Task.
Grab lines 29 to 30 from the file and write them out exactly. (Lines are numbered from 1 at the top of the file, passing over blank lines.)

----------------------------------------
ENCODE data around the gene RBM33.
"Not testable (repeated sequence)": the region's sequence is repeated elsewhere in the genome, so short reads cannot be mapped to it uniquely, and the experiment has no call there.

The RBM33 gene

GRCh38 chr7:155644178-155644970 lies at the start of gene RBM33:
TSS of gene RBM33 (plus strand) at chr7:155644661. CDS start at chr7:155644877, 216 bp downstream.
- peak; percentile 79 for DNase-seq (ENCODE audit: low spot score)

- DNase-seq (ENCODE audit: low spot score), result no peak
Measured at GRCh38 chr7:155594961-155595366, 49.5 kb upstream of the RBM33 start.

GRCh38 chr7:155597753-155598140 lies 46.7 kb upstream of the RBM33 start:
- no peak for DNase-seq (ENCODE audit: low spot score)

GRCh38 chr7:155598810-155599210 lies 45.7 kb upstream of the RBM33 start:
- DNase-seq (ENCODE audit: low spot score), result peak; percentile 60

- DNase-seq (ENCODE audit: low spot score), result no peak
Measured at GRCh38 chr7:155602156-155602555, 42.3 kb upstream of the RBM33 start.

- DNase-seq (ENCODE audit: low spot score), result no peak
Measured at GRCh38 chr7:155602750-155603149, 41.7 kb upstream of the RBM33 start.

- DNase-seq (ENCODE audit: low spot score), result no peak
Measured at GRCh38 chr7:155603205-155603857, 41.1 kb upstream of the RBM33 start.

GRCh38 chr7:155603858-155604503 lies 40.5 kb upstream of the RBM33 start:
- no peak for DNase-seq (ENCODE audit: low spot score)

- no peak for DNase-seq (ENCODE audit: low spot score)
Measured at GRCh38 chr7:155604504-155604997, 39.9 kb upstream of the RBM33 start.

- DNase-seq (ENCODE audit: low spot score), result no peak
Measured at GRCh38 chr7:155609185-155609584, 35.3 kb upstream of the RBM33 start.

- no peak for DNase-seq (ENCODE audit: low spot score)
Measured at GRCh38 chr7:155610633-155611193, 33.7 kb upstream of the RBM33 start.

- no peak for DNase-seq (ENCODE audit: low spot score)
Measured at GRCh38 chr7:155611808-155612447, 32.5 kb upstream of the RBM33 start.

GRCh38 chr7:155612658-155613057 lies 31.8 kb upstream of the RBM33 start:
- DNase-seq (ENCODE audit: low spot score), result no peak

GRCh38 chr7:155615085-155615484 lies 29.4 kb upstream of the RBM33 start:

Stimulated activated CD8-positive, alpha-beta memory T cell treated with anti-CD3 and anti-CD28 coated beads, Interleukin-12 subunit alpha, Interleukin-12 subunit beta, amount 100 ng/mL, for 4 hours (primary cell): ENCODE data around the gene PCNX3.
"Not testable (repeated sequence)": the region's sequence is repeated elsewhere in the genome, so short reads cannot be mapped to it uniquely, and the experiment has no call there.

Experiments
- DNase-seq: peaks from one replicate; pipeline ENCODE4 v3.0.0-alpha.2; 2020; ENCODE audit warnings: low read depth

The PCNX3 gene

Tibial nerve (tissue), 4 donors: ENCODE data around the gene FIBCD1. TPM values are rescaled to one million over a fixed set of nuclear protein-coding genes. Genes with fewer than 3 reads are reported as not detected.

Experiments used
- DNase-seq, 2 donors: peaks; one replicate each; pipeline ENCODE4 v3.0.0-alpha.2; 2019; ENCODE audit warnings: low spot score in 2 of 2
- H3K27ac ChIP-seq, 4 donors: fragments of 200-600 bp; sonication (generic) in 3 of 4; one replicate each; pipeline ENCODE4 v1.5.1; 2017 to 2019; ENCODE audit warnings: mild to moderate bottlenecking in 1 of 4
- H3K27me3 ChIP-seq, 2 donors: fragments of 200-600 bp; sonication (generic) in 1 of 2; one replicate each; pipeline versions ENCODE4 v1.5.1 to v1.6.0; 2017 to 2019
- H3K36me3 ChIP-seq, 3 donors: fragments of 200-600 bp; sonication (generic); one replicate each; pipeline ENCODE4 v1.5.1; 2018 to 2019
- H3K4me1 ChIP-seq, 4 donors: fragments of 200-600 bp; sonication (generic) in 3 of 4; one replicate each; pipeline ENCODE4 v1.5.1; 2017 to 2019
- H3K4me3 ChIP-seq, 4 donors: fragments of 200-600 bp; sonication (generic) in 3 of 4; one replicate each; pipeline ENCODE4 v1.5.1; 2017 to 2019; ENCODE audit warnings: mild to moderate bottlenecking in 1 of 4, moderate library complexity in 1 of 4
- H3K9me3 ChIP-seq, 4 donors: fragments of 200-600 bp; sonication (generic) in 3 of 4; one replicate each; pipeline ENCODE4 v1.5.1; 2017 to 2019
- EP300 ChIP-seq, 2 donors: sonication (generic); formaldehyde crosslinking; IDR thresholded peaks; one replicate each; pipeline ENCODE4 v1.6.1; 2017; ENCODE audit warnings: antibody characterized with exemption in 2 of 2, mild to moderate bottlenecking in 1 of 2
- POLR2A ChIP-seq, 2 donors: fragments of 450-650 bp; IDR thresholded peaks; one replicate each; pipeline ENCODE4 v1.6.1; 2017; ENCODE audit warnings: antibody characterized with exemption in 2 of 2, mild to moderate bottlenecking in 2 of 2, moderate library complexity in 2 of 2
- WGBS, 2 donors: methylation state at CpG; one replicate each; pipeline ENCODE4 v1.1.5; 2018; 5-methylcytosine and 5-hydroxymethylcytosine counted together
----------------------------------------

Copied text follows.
GRCh38 chr7:155612658-155613057 lies 31.8 kb upstream of the RBM33 start:
- DNase-seq (ENCODE audit: low spot score), result no peak